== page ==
For the second year in a row, high-yield ('junk') bonds are disappearing...

In 2022, junk-bond issuances fell by more than $280 billion – or 12% of the total market size. This year, they're set for another 10% decline.

And it's not immediately clear if that's a good thing or a bad thing...

Remember, these bonds are typically viewed as riskier than their investment-grade counterparts because the underlying companies are more likely to default. That's why they offer such high yields as compensation.

So fewer junk-bond issuances may be a sign that riskier companies have already borrowed all the money they need for now.

It could mean their financials are getting stronger... and they're not depending as much on risky, high-interest debt to grow their businesses.

Investors could look at this as a sign that these companies are "getting religion"... and getting better about managing their debt loads after years of feasting on low-interest-rate debt.

But as we'll discuss today, the falling volume of junk bonds isn't a positive development at all.

Neither investors nor banks want junk bonds, but companies still need to issue them...

With interest rates rising above 5%, investors have more opportunities to get a good yield than in years past.

It used to be that if investors wanted a high yield, they needed to turn to junk bonds. U.S. Treasury bonds and investment-grade bonds could barely keep up with inflation, while junk bonds could offer investors yields above 7%.

That gap is now narrowing.

Some investors are fine taking a 5% yield for U.S. Treasurys today, considering how much safer they are than a junk bond yielding just a few percentage points more. As a result, demand for new junk bonds is falling.

Companies recognize this, but there's not much they can do about it. It's just not feasible for them to raise yields as fast as interest rates are rising.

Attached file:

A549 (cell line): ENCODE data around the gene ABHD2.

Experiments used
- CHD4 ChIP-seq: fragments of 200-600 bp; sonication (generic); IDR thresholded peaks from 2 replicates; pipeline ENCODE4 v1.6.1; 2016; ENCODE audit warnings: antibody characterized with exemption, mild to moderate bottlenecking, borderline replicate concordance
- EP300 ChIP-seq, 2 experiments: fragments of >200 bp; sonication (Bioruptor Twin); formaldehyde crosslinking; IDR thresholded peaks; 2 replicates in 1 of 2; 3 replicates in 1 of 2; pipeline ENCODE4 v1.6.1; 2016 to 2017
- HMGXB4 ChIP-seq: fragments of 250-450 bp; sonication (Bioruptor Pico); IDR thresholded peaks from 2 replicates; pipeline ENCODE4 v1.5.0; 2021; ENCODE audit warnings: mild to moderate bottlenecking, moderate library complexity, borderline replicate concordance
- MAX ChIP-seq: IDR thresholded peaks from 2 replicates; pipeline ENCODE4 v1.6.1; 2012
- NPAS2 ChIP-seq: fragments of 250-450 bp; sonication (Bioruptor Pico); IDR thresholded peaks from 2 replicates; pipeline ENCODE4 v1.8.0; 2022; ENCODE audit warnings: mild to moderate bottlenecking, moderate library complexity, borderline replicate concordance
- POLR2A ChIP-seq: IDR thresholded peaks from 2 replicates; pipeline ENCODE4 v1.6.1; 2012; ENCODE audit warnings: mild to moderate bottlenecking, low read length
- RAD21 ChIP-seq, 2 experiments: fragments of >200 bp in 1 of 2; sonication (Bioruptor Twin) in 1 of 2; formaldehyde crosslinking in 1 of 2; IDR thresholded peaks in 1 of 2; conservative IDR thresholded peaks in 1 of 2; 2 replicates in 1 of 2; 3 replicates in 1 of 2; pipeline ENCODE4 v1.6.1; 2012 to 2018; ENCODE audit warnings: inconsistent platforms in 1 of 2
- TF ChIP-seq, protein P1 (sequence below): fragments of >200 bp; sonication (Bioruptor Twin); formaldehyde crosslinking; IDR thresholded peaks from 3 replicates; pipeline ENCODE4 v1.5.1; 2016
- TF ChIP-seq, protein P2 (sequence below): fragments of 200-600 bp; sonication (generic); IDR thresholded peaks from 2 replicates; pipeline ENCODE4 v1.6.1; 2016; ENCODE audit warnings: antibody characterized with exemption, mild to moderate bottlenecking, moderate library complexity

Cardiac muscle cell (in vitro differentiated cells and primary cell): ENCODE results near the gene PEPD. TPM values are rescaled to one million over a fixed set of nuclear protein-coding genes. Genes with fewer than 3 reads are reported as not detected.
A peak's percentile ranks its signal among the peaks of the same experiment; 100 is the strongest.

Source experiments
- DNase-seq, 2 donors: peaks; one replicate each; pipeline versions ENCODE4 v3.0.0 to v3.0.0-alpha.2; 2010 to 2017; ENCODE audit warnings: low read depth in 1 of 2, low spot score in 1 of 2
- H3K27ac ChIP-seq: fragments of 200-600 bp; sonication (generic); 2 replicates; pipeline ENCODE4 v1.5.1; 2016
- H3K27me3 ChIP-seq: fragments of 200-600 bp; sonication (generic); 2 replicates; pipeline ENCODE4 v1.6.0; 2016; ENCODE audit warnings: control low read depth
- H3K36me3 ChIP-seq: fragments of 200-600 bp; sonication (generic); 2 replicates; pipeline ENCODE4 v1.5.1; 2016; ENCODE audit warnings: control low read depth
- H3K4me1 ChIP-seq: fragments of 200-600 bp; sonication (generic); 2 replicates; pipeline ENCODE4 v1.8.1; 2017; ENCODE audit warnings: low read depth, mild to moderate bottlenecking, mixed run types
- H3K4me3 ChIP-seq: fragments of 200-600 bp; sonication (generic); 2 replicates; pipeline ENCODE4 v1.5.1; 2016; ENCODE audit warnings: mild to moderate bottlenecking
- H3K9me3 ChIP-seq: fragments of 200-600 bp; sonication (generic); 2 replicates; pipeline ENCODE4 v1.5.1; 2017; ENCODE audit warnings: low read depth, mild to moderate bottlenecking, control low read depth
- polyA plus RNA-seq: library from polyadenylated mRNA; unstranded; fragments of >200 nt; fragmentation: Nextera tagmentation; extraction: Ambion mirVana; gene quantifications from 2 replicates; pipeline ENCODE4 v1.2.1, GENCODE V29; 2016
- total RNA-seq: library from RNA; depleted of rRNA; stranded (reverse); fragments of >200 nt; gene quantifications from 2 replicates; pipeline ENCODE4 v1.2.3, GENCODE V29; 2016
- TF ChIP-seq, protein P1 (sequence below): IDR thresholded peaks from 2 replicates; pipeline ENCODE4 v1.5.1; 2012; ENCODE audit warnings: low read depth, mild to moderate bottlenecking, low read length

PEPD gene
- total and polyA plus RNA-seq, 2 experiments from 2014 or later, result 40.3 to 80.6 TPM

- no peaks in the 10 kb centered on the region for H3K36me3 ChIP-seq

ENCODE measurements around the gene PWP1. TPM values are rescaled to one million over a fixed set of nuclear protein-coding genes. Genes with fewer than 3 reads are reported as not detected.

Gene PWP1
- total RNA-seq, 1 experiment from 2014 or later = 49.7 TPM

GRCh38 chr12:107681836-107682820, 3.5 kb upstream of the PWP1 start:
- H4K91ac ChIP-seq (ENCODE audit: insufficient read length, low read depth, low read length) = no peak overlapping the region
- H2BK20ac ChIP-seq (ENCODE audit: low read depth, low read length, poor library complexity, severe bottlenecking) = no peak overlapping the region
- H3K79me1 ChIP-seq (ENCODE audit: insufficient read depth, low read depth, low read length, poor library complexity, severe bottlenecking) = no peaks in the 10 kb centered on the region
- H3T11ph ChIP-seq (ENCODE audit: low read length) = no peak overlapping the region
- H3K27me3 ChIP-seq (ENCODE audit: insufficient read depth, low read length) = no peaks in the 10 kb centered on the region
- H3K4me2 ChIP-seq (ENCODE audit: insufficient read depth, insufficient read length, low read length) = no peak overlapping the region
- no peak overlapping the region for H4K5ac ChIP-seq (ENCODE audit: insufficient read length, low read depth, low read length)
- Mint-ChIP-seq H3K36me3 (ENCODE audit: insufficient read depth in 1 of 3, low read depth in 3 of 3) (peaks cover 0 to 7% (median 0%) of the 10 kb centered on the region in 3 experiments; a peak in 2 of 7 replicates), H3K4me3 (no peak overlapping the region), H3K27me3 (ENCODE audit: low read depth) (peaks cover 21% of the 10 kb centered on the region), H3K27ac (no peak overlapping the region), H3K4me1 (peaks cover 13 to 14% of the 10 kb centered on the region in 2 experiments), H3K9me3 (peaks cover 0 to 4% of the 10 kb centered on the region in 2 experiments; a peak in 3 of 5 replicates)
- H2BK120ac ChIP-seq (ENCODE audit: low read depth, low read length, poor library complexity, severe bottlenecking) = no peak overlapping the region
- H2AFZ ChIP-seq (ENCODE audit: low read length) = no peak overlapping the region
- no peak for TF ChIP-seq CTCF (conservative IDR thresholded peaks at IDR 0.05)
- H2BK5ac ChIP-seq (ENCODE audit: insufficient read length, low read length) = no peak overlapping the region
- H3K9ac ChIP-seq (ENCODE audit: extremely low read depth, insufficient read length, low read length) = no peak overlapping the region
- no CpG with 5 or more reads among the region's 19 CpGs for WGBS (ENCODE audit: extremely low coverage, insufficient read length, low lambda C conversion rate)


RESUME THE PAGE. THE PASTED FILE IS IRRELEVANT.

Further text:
And worse yet, some companies don't have a choice... They need cash.

Banks once again tightened their lending standards this quarter...

We can see this via the Senior Loan Officer Opinion Survey ("SLOOS"). It's one of our favorite ways to track credit standards.

The SLOOS is a quarterly survey from the Federal Reserve. In short, it gathers information about lending practices in the U.S... by asking loan officers if their lending rules have tightened, eased, or remained unchanged in the past three months.

During the second quarter, 51% of banks reported that they made their lending standards stricter. And in the third quarter, 34% of banks tightened their standards even more.

Take a look...

That's the sixth consecutive quarter of tightening lending standards.

And it's a compounding effect... So even though fewer banks are tightening their standards this quarter, overall lending was already much tighter.

It's going to keep getting harder for companies to borrow money.

This is also the biggest reason why junk bonds aren't flowing like they used to... Banks aren't willing to underwrite them.

This tougher environment is coming at a terrible time...

The number of junk bonds coming due within the next 36 months is as high as it was in 2007, right before the Great Recession.

Companies that are strapped for cash are going to need to figure out something soon. And if banks aren't willing to lend, that likely means more defaults and bankruptcies are on the way.

Unless lending standards ease drastically in the coming quarter, we're on the verge of the credit market completely seizing up.

Remember, defaults and bankruptcies force banks to be more prudent with their lending. We've already started to see some high-profile bankruptcies... and by the looks of it, more junk-bond issuers could be joining in soon.


Rob Spivey
November 20, 2023

Editor's note: Interest rates have topped 5%. A recession is right around the corner. And banks are aggressively tightening their lending standards.

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